The opening scene, our first direct view of ‘Fargo’, wherever or whatever ‘Fargo’ actually is, set the tone for the episode, and not just in the metaphorical sense of the fish prefiguring death (the fish was freshly killed before landing on the plate of the man that ordered the indiscriminate killing of whoever got Sam Hess before a skyful of his ichthyic buddies saw off Dmitiri Milos and his old man’s bodyguard) The boss doesn’t care who killed Sam Hess, or indeed why. He just wants them gone. The details are irrelevant and there’s little point in wading through the confusion any further.
In a more practical sense, it prefigured the sudden and severe escalation of Malvo vs Numbers/Wrench that culminated in a snowbound murder-off. I confess to a little bit of surprise that Numbers was killed off so quickly, partly because I’m not sure how a solo Wrench will cope and partly because I was expecting a more even match, offering a tense stalemate for another couple of episodes, but when Malvo decides that it’s time, then I guess your number’s up, Numbers. The scene itself, like so much in this episode, played out brilliantly, with director Colin Bucksey getting the most out of the whiteblinded background, making characters disappear and reappear at the whim of the blizzard, ratcheting up the tension and fear.
It worked even better in the scene in which Milos desperately reburied the cache of cash in an attempt to placate his god. The image of man, battered by the unforgiving elements and melting into invisibility was powerfully done, even more so than the emotionally charged discovery of his son in the upturned car, surrounded, with brutal surreality, by dozens of dead fish. If there is one image that captures the show’s offbeat brutality, it is that aerial one.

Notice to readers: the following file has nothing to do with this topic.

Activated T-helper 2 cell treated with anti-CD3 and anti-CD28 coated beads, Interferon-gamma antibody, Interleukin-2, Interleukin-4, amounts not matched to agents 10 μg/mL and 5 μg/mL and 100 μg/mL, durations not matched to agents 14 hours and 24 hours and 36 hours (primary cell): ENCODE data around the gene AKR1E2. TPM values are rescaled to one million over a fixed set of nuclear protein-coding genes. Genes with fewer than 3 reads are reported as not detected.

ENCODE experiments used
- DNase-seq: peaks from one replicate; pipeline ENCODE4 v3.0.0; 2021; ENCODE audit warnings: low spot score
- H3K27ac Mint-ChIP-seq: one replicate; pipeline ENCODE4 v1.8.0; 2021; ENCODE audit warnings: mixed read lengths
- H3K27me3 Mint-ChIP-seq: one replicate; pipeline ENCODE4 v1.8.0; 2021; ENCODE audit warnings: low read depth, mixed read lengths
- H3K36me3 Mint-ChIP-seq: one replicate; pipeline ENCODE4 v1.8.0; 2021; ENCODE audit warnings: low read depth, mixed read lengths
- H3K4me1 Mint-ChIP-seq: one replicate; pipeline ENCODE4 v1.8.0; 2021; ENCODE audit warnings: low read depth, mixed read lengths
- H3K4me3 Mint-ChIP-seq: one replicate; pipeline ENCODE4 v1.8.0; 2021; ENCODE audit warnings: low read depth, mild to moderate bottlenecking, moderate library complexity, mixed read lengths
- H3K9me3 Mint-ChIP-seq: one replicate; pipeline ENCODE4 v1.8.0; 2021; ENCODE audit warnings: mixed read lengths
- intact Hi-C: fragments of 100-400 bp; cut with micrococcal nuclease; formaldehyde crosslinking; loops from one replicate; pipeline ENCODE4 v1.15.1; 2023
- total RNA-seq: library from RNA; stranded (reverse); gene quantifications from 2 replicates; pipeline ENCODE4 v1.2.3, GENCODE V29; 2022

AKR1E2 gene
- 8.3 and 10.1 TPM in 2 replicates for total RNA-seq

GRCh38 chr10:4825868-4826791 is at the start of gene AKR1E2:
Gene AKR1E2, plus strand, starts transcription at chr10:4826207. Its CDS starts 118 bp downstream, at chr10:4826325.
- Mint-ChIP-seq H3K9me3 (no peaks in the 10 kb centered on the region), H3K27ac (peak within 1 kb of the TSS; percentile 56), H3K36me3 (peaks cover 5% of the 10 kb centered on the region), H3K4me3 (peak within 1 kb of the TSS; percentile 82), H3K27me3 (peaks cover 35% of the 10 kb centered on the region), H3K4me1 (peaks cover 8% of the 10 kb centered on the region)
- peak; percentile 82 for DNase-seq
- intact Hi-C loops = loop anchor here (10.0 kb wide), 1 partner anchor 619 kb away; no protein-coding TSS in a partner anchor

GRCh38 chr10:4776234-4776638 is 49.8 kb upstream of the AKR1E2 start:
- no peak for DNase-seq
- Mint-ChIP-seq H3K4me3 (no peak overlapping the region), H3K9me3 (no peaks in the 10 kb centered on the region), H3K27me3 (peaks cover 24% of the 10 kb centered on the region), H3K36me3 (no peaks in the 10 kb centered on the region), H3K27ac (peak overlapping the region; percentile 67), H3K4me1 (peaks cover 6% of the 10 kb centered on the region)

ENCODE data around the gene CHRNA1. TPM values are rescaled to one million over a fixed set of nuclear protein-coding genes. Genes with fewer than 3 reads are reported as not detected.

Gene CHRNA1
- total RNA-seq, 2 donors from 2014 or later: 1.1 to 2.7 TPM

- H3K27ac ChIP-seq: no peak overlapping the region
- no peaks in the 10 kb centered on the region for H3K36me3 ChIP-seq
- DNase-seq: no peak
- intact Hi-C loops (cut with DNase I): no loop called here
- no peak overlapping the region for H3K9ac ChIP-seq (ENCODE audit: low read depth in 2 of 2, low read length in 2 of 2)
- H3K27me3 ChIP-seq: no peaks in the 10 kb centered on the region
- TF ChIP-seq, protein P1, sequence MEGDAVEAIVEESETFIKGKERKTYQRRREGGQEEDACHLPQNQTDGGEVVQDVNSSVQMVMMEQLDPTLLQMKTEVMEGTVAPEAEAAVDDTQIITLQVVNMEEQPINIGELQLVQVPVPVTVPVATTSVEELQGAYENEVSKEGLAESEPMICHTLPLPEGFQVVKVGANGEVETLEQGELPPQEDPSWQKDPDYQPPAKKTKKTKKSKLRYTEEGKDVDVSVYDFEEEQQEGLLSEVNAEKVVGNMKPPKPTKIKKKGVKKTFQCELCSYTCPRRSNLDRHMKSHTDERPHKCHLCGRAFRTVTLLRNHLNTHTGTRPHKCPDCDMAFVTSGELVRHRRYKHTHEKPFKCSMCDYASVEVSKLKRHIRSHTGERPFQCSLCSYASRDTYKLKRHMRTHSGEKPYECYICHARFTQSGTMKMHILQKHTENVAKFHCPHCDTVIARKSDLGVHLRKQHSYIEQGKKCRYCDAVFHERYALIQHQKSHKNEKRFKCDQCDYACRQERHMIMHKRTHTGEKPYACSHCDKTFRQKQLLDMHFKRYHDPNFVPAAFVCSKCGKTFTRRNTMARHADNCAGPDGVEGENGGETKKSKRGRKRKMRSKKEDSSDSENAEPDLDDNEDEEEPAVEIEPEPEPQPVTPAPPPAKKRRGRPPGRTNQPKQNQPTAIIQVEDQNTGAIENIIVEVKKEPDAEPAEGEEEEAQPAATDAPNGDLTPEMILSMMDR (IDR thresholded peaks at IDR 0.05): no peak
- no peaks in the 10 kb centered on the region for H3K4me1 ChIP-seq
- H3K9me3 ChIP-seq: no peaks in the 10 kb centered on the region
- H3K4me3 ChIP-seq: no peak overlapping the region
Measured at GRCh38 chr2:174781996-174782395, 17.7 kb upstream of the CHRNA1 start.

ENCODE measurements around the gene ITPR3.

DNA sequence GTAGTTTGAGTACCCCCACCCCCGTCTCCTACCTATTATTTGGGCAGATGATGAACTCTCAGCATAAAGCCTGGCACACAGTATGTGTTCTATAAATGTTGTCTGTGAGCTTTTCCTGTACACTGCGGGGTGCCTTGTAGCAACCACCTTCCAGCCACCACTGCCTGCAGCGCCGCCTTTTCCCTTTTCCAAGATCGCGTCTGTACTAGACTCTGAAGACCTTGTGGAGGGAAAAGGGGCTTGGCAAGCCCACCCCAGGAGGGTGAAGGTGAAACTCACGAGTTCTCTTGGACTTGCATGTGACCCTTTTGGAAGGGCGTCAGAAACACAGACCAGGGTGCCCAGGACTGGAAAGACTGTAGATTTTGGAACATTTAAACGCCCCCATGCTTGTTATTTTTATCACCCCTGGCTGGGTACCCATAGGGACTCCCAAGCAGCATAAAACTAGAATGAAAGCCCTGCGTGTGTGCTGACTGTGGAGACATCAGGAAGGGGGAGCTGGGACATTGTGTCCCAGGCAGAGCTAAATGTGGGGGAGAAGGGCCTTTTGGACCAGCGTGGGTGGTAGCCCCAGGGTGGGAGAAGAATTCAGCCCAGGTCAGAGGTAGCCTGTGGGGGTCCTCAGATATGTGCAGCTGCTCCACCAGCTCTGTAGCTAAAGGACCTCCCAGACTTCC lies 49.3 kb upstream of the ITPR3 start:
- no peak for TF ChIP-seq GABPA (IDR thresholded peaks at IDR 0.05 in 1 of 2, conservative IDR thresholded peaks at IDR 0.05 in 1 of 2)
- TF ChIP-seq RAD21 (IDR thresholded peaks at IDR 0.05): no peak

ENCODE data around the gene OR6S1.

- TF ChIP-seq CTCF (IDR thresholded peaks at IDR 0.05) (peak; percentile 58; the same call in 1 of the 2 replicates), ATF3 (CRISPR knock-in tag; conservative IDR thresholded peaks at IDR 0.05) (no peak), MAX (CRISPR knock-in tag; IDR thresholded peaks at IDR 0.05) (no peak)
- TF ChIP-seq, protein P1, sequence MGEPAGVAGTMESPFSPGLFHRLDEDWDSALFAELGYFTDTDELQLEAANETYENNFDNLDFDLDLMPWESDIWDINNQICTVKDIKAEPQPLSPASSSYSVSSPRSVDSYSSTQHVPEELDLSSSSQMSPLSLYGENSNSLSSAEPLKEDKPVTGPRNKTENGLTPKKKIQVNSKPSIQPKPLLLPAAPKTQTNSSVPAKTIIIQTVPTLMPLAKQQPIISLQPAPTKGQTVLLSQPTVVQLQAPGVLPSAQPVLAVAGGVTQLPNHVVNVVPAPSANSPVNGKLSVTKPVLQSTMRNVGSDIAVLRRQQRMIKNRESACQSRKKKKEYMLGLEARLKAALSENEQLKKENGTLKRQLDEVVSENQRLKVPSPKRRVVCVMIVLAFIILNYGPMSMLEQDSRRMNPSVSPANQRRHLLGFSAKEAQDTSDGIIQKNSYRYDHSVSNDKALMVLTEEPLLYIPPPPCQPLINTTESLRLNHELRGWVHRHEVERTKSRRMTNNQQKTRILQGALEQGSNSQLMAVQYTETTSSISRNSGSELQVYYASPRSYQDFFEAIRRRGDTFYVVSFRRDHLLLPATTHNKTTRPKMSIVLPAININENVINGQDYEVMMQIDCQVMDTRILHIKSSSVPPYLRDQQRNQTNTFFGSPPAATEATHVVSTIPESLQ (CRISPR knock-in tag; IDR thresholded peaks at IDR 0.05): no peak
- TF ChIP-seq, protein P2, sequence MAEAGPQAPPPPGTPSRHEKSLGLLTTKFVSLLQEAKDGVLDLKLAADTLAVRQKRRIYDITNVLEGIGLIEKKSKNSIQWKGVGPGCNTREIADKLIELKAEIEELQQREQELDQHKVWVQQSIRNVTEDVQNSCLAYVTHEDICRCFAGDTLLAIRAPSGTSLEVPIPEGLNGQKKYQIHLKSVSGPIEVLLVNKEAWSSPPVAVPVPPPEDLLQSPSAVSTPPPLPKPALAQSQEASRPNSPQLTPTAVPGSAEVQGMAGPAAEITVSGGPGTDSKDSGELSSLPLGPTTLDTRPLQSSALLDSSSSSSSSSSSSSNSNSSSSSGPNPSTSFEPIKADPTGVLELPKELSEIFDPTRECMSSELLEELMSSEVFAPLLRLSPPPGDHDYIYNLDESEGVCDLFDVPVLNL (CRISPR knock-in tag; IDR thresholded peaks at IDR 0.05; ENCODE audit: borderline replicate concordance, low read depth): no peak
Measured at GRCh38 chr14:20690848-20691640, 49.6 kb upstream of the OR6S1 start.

Oddly, and brilliantly, it was Lester who took the best advantage of the confusion, swapping places with the conveniently bandaged and pliant Mr Creech to mount an audacious plan to frame his own brother for killing his wife. Like Gus, his moment of opportunity came after a revelatory conversation, in Lester’s case, the revelation of just how poorly he is regarded by his own family. Chaz’s comments that ‘something is wrong’ with Lester cut deeply, if silently and marked another step on the timid Nygaard’s downward spiral.
His plan was brilliantly executed and played out like a comedy crime caper, offering a welcome relief from the violence happening elsewhere. The cheery nurse and her care for the beleaguered Mr Creech chimed through the scene like a jolly leitmotif, adding a gentle tension to Lester’s scheme without offering an overt, terrifying threat. Lester’s moment in front of his brother’s gun cabinet (his Chekhov’s Gun Cabinet, if you will) pulled us out of the caper for a moment and let us reflect on Lester’s predicament. Again he resembles Gus in that the circumstances of his life, in particular the recent circumstances, have pushed him unwillingly to finally taking action, and, again like Gus, when he does so it’s very poorly judged. That we can still root for Lester is immaterial, he’s not going to get away with this as easily as he got into it. Or will he? That final shot of Lester’s cautious but warming smile came as necessary relief, suggesting not only a moment of mental and emotional respite for him but for the audience as well. We needed that, it was a bloody difficult slog, but a superb episode.
Read Michael’s review of the previous episode,The Six Ungraspables, here